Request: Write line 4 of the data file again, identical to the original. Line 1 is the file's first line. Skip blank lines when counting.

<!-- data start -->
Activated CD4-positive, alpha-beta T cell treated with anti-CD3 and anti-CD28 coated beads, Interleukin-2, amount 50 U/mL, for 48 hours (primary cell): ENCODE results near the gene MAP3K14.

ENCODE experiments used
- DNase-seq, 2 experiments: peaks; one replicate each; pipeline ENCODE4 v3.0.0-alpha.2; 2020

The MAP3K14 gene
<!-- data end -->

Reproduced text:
The MAP3K14 gene